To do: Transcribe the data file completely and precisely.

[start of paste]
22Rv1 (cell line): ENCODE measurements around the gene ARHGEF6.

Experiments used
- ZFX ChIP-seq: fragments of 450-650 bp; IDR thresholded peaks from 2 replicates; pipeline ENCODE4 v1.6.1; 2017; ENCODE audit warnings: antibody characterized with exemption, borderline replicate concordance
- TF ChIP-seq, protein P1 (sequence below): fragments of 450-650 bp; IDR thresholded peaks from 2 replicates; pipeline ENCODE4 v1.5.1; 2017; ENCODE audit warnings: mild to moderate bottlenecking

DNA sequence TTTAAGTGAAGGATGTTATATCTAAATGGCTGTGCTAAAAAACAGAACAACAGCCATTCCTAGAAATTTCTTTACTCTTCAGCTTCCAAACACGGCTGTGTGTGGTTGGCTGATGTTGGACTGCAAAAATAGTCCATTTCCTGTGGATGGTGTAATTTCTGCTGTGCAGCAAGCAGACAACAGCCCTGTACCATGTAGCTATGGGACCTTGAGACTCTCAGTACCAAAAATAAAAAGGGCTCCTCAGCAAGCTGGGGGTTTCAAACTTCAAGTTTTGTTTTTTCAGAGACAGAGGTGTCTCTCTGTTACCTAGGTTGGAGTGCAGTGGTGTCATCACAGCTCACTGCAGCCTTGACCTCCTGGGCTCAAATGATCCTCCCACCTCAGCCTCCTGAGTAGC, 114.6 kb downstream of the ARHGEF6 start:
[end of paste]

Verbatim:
22Rv1 (cell line): ENCODE measurements around the gene ARHGEF6.

Experiments used
- ZFX ChIP-seq: fragments of 450-650 bp; IDR thresholded peaks from 2 replicates; pipeline ENCODE4 v1.6.1; 2017; ENCODE audit warnings: antibody characterized with exemption, borderline replicate concordance
- TF ChIP-seq, protein P1 (sequence below): fragments of 450-650 bp; IDR thresholded peaks from 2 replicates; pipeline ENCODE4 v1.5.1; 2017; ENCODE audit warnings: mild to moderate bottlenecking

DNA sequence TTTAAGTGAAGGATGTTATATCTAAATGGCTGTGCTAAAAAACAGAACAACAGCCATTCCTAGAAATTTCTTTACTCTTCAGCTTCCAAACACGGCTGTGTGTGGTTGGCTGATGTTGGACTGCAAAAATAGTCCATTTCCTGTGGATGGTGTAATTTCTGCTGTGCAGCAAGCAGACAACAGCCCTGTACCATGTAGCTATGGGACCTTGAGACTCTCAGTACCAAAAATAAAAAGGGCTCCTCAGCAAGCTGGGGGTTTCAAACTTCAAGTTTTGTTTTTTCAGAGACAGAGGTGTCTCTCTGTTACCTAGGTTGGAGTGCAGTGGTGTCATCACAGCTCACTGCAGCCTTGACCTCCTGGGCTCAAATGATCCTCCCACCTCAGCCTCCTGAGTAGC, 114.6 kb downstream of the ARHGEF6 start: